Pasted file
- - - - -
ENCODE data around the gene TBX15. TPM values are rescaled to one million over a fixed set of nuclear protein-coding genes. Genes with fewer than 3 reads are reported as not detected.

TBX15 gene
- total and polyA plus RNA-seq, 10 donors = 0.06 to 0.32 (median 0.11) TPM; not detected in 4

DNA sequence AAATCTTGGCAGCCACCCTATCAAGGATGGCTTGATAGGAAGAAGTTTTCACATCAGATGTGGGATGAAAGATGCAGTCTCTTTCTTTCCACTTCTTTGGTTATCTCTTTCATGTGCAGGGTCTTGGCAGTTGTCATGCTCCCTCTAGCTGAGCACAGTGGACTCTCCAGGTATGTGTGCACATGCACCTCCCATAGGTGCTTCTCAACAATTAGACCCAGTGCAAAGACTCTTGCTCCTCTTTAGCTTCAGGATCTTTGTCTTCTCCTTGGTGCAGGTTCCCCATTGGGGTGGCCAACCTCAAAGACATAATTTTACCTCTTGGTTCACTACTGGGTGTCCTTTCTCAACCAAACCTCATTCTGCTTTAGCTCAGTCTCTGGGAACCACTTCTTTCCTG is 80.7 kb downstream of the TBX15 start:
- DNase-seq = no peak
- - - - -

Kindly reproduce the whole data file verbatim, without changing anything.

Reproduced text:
ENCODE data around the gene TBX15. TPM values are rescaled to one million over a fixed set of nuclear protein-coding genes. Genes with fewer than 3 reads are reported as not detected.

TBX15 gene
- total and polyA plus RNA-seq, 10 donors = 0.06 to 0.32 (median 0.11) TPM; not detected in 4

DNA sequence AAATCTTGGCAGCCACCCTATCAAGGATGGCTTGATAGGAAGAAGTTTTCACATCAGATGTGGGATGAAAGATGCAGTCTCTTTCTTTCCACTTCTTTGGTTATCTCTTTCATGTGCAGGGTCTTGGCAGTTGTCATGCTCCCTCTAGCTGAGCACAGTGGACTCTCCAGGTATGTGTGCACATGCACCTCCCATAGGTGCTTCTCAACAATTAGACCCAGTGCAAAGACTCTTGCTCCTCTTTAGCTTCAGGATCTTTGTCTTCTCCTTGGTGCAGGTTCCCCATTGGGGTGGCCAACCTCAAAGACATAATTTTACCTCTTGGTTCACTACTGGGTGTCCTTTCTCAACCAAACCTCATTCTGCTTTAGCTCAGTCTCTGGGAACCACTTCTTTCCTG is 80.7 kb downstream of the TBX15 start:
- DNase-seq = no peak